I think my active participation in discussions online and in person aided in the collective construction of our class knowledge. By making posts I presented my ideas about the given topic for others to think about. My responses to others posts helped construct knowledge by providing feedback that built on what was being said and asking questions that encouraged the consideration of another viewpoint. Questioning what and how we know, I think, supports deeper understanding. By providing a perspective of my own and sharing in with a classroom of people doing the same thing we are constructing ideas that reflect many perspective, which is a part of aiding the collective knowledge we have. Taking part in face-to-face discussion aided in the construction of knowledge on a smaller, but more personal level. In person discussion allowed me to aide in the constructing of our knowledge by allowing me to construct and build off of ideas more quickly and with immediate reflection and group discussion. In all, the sum of my participation online and in person allowed some discussions to be had and ideas to be acknowledge that resulted in an overall class-wide collective construction of knowledge equalling all of the pieces people (including me) gave to our conversations so that we could come out with a fuller understanding about the topics we were discussing.




Week 11 Response – Standardized Tests & Curriculum

Consider the idea of standardized testing and standardized curriculum.

What is made possible and impossible by such accountability measures?

I think uniformity is made possible by standardization of testing and curriculum that is all students will clearly and distinctly be held to the same standard of information to know. However, I think it makes deeper understanding of “important” knowledge impossible. I think it also makes the acceptance of different types of learners and different perspectives/narratives impossible.

 Who might they help and harm?

They might ‘help’ students who are good at memorizing facts, but only in the way of doing well on a test not in actual learning/understanding. Ultimately I think they help corporations and people who desire evaluating students based on memorization rather than understanding. It harms teachers and learners. It harms teachers that are teaching for social justice by placing pressure on fact learning and undermining the teaching profession. I think it damages learning in general, but that some learners are harmed more than other as well, that is to say learners that do not reflect the mainstream perspectives and narratives that are demonstrated in standardized tests are harmed even more because it oppresses them further and the information may not be in line with what/how they know.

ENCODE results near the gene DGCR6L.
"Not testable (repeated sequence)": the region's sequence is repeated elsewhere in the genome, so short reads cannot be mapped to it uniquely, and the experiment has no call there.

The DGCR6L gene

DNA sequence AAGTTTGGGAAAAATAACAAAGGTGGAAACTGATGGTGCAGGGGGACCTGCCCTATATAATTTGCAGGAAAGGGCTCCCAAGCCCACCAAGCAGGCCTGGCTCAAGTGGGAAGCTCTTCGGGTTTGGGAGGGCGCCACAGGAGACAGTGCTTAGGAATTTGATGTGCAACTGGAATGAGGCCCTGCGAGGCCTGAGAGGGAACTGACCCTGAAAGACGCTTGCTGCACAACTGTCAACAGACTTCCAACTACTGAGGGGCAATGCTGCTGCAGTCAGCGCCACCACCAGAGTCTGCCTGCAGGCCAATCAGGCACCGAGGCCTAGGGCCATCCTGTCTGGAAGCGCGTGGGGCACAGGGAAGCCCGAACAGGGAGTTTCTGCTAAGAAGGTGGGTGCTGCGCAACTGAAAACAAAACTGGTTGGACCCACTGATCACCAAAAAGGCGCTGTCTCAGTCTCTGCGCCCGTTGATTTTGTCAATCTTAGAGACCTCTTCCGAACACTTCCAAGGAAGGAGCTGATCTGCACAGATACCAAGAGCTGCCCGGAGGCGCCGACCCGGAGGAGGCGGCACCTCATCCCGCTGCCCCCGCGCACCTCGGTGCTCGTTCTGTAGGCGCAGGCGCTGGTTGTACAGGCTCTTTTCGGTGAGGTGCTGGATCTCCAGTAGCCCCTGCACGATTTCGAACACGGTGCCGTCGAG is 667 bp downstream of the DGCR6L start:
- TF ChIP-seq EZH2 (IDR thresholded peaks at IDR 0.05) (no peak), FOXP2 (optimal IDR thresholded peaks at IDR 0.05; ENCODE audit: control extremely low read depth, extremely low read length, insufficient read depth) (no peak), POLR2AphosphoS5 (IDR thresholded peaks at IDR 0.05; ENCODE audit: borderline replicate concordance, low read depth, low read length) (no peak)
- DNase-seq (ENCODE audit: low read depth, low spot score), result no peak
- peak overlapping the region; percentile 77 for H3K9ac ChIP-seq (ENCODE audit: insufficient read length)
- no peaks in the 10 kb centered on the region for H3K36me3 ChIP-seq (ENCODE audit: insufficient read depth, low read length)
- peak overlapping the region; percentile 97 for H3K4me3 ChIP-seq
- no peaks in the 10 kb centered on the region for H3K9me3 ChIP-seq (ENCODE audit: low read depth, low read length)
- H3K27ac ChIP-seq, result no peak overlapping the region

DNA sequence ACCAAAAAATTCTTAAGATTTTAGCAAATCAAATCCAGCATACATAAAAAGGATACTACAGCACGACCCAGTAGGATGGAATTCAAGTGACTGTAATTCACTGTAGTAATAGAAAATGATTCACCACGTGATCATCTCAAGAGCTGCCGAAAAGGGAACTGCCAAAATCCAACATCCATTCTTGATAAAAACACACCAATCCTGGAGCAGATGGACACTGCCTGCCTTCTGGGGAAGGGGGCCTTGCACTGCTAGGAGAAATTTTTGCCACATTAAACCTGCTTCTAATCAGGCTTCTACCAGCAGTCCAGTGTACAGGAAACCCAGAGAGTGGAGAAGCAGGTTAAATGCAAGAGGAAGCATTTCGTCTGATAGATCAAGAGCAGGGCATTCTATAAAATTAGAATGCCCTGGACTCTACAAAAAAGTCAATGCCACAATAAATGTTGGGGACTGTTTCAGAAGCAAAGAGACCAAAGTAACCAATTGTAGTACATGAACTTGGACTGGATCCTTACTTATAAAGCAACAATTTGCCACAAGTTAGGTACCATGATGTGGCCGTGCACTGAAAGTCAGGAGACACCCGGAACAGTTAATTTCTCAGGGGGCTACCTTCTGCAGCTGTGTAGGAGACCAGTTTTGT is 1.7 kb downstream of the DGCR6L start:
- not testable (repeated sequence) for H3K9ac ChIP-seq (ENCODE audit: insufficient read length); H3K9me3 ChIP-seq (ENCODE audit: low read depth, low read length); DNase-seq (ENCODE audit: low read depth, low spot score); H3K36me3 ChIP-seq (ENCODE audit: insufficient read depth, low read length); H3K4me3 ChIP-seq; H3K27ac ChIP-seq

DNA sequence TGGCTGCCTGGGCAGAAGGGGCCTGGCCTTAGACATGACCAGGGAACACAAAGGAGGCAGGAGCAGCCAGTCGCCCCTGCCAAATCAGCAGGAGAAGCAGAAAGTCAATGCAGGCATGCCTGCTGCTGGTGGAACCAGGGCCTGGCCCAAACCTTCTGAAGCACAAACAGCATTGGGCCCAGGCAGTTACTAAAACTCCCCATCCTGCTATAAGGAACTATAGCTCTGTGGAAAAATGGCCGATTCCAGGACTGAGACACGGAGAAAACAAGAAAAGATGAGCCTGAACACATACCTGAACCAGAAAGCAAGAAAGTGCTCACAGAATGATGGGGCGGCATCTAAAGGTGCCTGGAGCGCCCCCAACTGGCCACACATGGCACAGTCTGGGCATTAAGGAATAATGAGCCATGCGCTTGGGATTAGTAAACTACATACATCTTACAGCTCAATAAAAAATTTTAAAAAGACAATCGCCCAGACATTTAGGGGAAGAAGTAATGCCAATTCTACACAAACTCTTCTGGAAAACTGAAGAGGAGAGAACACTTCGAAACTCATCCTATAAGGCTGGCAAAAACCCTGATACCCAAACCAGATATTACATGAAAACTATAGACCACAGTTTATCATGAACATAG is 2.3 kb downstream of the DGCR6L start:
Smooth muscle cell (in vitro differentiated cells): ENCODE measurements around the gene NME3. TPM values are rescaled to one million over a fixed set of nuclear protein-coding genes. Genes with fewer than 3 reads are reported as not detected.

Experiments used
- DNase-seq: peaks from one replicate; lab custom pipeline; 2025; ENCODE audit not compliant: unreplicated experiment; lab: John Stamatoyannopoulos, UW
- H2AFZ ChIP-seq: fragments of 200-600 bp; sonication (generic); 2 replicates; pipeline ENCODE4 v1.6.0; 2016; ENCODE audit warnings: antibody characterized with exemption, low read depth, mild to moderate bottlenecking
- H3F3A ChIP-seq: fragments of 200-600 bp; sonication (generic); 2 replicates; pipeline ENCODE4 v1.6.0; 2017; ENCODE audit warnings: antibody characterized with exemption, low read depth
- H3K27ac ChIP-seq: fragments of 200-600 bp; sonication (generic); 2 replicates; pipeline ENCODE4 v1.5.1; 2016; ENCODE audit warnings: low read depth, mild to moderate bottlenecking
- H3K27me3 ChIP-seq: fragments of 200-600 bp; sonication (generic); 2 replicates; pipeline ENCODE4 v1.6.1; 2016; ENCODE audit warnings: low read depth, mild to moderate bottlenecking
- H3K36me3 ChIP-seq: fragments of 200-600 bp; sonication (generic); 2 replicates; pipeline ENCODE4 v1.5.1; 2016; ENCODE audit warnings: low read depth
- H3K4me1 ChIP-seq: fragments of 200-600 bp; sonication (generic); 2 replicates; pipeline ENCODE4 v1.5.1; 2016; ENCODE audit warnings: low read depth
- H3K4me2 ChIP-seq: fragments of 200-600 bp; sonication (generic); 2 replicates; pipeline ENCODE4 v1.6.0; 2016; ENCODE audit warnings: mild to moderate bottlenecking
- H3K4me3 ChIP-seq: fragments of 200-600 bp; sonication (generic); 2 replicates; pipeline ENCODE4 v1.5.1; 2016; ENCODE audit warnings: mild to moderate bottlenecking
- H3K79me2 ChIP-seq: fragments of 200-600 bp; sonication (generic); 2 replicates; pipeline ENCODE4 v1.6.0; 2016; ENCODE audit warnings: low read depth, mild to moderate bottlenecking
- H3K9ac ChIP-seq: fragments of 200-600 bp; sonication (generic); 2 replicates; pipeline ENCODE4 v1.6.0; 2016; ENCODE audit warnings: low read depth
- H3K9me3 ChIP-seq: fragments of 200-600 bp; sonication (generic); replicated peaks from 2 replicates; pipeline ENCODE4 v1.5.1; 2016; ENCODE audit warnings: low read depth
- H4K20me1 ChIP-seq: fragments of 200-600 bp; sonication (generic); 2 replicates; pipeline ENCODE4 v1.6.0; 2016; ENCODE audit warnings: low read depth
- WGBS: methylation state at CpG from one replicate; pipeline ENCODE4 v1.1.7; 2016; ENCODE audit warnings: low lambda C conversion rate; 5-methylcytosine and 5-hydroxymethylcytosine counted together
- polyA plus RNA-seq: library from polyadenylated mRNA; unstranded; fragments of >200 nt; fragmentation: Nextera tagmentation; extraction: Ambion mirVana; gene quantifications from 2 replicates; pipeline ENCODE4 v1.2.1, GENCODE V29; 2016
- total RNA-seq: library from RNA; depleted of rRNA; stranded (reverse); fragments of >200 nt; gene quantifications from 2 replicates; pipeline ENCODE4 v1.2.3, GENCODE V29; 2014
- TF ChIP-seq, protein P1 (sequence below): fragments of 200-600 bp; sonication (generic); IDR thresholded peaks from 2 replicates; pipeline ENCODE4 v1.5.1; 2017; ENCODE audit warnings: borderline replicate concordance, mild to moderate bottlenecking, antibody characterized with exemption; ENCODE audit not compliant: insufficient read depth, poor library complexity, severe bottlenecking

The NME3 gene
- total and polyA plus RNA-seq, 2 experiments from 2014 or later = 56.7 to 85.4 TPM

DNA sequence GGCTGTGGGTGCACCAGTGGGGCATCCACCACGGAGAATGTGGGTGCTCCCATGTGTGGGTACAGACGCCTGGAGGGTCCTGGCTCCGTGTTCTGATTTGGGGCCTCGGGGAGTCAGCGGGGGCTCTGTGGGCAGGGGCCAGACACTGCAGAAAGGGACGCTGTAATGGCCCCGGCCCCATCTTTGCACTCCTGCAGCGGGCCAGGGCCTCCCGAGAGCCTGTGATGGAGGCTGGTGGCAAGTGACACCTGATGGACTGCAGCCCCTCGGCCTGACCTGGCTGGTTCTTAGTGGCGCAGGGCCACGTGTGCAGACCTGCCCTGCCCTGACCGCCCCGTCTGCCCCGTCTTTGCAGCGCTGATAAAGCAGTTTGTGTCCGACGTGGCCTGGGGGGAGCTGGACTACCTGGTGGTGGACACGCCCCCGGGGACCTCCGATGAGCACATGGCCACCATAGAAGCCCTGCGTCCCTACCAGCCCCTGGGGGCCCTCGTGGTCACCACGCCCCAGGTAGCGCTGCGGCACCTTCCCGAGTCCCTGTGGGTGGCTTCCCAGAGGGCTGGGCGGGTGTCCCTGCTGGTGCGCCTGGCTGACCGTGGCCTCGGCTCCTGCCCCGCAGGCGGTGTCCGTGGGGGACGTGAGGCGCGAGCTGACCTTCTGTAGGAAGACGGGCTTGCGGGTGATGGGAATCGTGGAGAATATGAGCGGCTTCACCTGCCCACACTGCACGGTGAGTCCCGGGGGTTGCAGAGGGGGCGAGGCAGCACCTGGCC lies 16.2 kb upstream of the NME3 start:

What agency do teachers have in spaces that are governed by these types of systems?

I think that teachers have much less agency in such spaces. This is because, as was discussed in the video and reading assignment, there is pressure placed on teachers to teach information (in bulk rather than depth) that will be presented on the tests. The teacher therefore can only fill a simple role, I think Alfie Kohn described it as “a test prep technician” (, and will feel less comfortable with promoting deeper thinking in fear of having the learners perform poorly on the facts. Teachers’ agency will be lessened because the governance of these types of systems are controlling and undermining of teacher authority and ability.

Response #9

Rewrite our class definition of curriculum [the third slide from the ‘what is curriculum’ powerpoint] so that it better reflects your emerging sense of the idea.

[Curriculum includes multiple documents from the ministry of education that are mandated. These documents form the fundamental basis for teaching and provide a framework or guideline for what should be taught including outcomes and indicators for learning. Curriculum is provided/shaped by the environment – context and culture matter. While curriculum does change, and can be adapted it also facilitates continuity across education systems. In curriculum, time matters; material must be able to be taught/tested within a timeframe. Curriculum includes what we choose to teach and what we don’t teach. Curriculum can be directed more broadly to being inclusive and directed to different types of learners and can be thought as contributing to success in life and the development of a well-rounded individual.] –Our class definition from the third slide from the ‘what is curriculum’ powerpoint.